Political predictions are notoriously difficult; predicting a Biden White House’s trade policy is even more so. In general, supporters of open trade and the global trading system should prepare for an improvement in U.S. trade policy over the one advanced by President Trump since 2017, but it’s far from certain that the difference will be as big as hoped.
This tepid conclusion stems not from my own timidity or ignorance (well, not entirely at least), but instead from two key facts. First, Biden’s campaign team—much like the Democratic Party itself these days—is conflicted on trade: some senior advisers have long parroted labor union views on protectionism and industrial policy, while others preach from the Democrats’ urban, “globalist,” and increasingly suburban side of the aisle. Who will “win” this debate in a future Biden transition team is anyone’s guess.
Second, although Biden’s initial campaign proposals are heavy on economic nationalism and light on trade liberalization or agreements, “presidential campaign policies” do not necessarily become “White House policies”—a fact for most policy areas, but especially for trade policy. This is because, although most Americans support open trade, they don’t know or care much about (and thus vote on) the issue, and of the few who do care, the most intense and politically‐valuable voters—say, former union members in Wisconsin—are on usually the protectionist side. Thus, campaigning politicians have long viewed protectionist promises as a way to win swing state votes with little risk of losing voters on the other side of the issue. That doesn’t necessarily mean they’ll govern that way. See, for example, President Obama’s quick dismissal of candidate Obama’s promise to renegotiate NAFTA.
At the same time, recent history does tell us that some of these protectionist promises often do become White House policy and even law. While Obama sidelined his NAFTA promises, he did chart a moderately nationalist course during his first term—for example, implementing Buy American provisions in the 2009 stimulus bill; sidelining Bush‐eras free trade agreements with Panama, Colombia, and Korea (while not pursuing any new deals either); banning Mexican trucks on U.S. roads; and imposing “special safeguard” tariffs on Chinese tires. (He also campaigned on economic nationalism in 2012.) Even stalwart free traders like George W. Bush implemented steel tariffs and a massive farm bill that aggravated U.S. trading partners and stymied multilateral trade negotiations. Thus, contrary to the popular narrative among many “new thinkers” on the right and left, most presidents have not been naïve globalists but instead governed pragmatically on trade, balancing domestic political interests with commercial, foreign policy, and macroeconomic ones.
Biden’s trade policy would doubtless feature a similar balance, but its precise tilt is obscured by the aforementioned uncertainties. Nevertheless, given Biden’s own history of both supporting and opposing trade liberalization, his recent policy proposals, and the fact that the Democratic Party leadership tends to side with the “old school” unionist view of trade, we can generally assume that Biden will be less openly hostile to foreign trade as President Trump, but shouldn’t be expected to usher in a new era of pro‐trade policies. Instead, we should expect some improvement, some stasis, and maybe even some deterioration.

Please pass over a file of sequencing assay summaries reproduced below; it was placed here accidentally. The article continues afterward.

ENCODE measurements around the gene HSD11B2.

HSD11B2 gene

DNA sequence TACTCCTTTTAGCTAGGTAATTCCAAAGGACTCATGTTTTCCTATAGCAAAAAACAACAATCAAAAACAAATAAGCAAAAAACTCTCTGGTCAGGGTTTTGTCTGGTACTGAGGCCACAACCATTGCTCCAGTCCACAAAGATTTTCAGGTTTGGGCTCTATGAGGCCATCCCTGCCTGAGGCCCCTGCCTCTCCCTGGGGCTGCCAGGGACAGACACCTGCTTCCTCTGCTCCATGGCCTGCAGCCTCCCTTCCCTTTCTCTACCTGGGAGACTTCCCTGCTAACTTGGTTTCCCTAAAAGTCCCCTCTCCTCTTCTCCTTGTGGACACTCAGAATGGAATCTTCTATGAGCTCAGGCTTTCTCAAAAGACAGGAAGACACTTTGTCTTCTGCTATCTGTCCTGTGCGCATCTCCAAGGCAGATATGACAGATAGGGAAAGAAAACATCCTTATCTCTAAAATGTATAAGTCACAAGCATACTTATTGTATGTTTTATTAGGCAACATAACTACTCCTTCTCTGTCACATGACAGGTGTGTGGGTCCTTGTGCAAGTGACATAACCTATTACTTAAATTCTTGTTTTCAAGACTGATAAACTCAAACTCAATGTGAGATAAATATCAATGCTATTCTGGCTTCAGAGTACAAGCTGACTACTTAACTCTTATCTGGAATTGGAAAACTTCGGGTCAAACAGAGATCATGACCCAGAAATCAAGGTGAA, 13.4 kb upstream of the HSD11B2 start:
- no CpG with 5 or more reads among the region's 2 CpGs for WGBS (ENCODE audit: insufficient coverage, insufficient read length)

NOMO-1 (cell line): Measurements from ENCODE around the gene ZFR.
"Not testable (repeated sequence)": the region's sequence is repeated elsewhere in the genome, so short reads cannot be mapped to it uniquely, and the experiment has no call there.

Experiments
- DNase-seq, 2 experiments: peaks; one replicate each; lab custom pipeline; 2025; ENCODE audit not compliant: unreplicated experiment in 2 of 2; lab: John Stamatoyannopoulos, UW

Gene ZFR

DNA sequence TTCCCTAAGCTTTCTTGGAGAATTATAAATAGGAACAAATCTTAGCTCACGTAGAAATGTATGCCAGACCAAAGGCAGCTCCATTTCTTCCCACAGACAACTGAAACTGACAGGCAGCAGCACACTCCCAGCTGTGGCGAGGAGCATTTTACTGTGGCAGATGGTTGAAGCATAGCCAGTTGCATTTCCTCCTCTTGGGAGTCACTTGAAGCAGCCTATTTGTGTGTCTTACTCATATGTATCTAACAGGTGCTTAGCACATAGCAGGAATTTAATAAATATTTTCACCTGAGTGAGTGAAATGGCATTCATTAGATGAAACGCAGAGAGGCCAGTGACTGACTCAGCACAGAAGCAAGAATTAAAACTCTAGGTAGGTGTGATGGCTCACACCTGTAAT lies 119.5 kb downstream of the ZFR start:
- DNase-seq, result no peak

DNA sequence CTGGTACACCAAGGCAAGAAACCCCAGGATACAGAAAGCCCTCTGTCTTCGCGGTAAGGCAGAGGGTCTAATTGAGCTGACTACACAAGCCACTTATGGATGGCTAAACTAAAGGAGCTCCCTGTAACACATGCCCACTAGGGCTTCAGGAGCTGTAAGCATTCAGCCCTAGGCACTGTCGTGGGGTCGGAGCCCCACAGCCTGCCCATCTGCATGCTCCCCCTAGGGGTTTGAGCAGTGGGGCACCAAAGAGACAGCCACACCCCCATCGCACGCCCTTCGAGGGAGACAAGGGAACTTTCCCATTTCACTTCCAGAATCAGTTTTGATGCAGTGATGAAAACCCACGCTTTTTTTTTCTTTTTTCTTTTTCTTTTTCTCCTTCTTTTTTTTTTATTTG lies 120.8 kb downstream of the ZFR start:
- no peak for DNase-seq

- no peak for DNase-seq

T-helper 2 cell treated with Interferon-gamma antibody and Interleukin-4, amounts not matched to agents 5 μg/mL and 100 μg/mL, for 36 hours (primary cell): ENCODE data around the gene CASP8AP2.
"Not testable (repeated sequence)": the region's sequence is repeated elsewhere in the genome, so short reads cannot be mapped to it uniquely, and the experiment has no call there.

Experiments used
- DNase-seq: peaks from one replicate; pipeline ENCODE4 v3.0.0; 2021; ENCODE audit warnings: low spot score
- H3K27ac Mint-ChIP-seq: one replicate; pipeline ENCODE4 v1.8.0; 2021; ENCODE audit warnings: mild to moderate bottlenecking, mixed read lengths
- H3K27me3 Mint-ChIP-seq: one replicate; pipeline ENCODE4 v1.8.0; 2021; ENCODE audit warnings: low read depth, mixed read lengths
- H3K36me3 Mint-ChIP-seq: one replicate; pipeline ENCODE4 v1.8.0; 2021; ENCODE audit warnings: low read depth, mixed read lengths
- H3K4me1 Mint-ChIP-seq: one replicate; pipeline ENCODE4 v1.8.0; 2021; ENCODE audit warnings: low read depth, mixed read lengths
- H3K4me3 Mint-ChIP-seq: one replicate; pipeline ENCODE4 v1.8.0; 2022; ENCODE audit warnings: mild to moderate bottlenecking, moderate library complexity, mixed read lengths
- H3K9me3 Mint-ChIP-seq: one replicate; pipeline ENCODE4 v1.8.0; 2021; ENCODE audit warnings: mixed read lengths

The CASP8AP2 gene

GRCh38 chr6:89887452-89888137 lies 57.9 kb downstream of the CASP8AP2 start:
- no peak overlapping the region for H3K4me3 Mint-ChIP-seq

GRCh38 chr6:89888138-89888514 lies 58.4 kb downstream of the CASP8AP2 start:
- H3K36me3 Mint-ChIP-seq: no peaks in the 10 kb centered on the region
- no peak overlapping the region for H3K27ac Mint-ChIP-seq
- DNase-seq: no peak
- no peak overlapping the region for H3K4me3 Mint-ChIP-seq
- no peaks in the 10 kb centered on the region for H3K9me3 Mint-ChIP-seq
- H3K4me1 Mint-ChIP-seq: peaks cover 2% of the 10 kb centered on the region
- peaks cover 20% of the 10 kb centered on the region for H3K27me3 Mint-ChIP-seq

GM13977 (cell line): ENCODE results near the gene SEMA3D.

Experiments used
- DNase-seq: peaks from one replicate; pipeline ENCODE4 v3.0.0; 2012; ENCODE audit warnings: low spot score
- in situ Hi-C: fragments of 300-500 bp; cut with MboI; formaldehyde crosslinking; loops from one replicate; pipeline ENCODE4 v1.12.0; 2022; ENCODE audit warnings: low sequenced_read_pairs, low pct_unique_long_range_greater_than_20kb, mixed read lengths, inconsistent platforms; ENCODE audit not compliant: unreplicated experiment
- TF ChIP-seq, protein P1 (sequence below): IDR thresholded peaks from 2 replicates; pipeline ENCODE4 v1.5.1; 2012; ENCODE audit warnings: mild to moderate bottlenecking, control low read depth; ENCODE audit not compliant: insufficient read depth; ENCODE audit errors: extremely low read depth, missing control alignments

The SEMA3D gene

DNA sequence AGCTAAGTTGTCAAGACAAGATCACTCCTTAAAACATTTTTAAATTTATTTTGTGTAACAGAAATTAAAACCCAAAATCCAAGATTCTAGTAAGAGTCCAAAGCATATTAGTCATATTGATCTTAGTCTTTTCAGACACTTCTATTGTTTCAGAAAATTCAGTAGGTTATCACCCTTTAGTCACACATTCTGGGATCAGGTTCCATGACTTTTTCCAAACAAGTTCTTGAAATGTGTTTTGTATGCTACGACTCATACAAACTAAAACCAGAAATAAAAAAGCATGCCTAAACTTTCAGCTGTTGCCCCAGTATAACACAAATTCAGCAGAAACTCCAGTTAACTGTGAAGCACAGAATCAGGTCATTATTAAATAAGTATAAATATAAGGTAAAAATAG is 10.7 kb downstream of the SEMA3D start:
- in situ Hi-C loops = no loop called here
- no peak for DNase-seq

Where Biden Will Most Likely be Better
Joe Biden’s record, recent campaign statements, and, quite frankly, essential not‐Trump‐ness indicate we could see a substantial improvement in four key trade policy areas. First, a President Biden would very likely re‐engage in negotiations at the World Trade Organization (instead of threatening to withdraw every few weeks) and remove the United States’s hold on Appellate Body appointments—a Trump administration move that has crippled the much‐heralded (and quite successful) WTO’s dispute settlement system and annoyed most of our closest trading partners. (Without an Appellate Body, WTO members can appeal adverse panel decisions “into the void” where they’ll remain incomplete until the AB is reconstituted, thus discouraging WTO disputes, encouraging unilateral retaliation, and injecting even more uncertainty into the trading system.)
WTO negotiations have struggled in recent years (and certainly not only because of Trump), but releasing the Appellate Body block and simply changing the United States’ tone and posture should help advance U.S. trade objectives—inside and outside the organization.
Speaking of outside, it’s also quite likely that the Biden administration would dramatically improve U.S. trade relations with close allies like the EU and Canada, which have deteriorated since 2016 because of Trump’s inexplicable obsession with bilateral trade balances and irrational use of “national security” tariffs on imports from these countries. Disagreements will undoubtedly continue, but I’d expect the aforementioned tariffs (and tariff threats) to quietly disappear and the Biden administration to look to work with these countries on China and other key issues (e.g., multilateral negotiations on industrial subsidies and climate change).
I would also expect the United States to once again engage with the EU on a trade agreement of some kind, though likely more limited in scope than traditional U.S. free trade agreements in order to avoid some of the problems, such as agricultural market access, that stymied the Obama administration’s Trans‐Atlantic Trade and Investment Partnership (“TTIP”). If the Biden administration decides not to re‐enter the Trans‐Pacific Partnership (more on that below), then completing the Trump administration’s partial deal with Japan could also be in the offing.
Finally, we should expect a significant improvement in U.S. treatment of developing countries through unilateral “preference programs” like the Generalized System of Preferences, which alleviates duties on imports from poor countries and which the Trump administration has curtailed in an unsuccessful attempt to bully countries like India and Thailand into doing what we want. These programs have long enjoyed bipartisan support and benefit U.S. consumers in addition to helping developing economies.. It’s likely that they resume that position.